With much of the south of the UK currently underwater and suffering from storm damage and power cuts, things are pretty bleak for many.
So anything that can make a small difference is to be welcomed and the good folks at Tech City have done exactly that by co-ordinating a ‘hackathon’ session in the capital to try and develop apps for those in flood-hit areas.
On Sunday around 200 developers, both individuals and employees from the likes of Twitter, Microsoft and Google, got together to use open data about the floods provided by the government to cobble together quick and useful apps that could prove helpful for those affected.
Teams were formed and each put together a two-minute pitch for judges from the Cabinet Office. Those picked out included UKFloodAlerts, which can be used to warn users of risks from burst rivers, power cuts or impassable roads.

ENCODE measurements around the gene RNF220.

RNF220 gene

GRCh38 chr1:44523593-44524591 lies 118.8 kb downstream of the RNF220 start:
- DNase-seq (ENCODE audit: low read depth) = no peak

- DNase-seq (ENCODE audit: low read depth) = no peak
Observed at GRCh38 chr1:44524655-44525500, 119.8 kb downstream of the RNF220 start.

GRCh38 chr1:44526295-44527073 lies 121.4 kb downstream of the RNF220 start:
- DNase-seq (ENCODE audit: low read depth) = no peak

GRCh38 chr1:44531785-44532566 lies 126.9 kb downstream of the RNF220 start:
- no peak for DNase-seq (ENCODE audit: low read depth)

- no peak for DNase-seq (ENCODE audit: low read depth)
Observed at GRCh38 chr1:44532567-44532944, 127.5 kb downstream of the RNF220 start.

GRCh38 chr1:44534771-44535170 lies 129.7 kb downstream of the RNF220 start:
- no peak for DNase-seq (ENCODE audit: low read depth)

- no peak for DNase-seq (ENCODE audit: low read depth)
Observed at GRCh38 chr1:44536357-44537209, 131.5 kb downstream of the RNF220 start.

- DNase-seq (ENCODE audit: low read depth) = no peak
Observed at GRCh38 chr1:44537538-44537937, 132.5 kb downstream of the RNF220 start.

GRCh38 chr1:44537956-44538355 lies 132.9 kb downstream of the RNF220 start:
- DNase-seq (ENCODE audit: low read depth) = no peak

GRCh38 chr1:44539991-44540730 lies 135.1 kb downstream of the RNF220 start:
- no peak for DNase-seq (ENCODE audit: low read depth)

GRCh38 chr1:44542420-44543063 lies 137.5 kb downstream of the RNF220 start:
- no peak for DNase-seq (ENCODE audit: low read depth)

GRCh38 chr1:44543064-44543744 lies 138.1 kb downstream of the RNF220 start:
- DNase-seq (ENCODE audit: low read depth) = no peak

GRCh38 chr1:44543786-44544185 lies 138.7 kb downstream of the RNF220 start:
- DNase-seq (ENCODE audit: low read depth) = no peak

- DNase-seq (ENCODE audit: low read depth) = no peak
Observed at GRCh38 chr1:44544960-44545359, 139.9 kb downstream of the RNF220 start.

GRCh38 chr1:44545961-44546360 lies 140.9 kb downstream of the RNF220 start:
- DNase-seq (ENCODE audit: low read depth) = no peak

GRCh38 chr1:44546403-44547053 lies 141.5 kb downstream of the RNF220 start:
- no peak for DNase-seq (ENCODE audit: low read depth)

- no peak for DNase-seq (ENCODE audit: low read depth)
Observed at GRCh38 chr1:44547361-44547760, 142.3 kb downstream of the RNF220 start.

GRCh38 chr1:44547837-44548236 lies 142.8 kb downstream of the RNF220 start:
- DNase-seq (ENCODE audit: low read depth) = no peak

Another chosen as a winner was called ViziCities that uses data from the ViziCities platform to make 3D maps of the flood level to make it clearer how areas have been affected.
Joanna Shields, Tech City UK chairman who led the initiative, praised the efforts of those involved and said it proved the “power of government opening up data”.
“In a meeting on Friday convened at No. 10 Downing Street, [the] government called on the tech community to best use its wealth of flood data and the response we’ve seen from developers has been fantastic,” she said.
“Over the course of the weekend we had hundreds of people volunteer their time to produce genuinely innovative apps that are testament to the creativity, imagination and generosity of our local tech community.”
The hope is that the apps will now go live and those in affected areas can get them on their phones and have a little more information about what's happening in their area. It may not be much, but it all helps, and underlines the potential of open data to help the public.
By V3's Dan Worth
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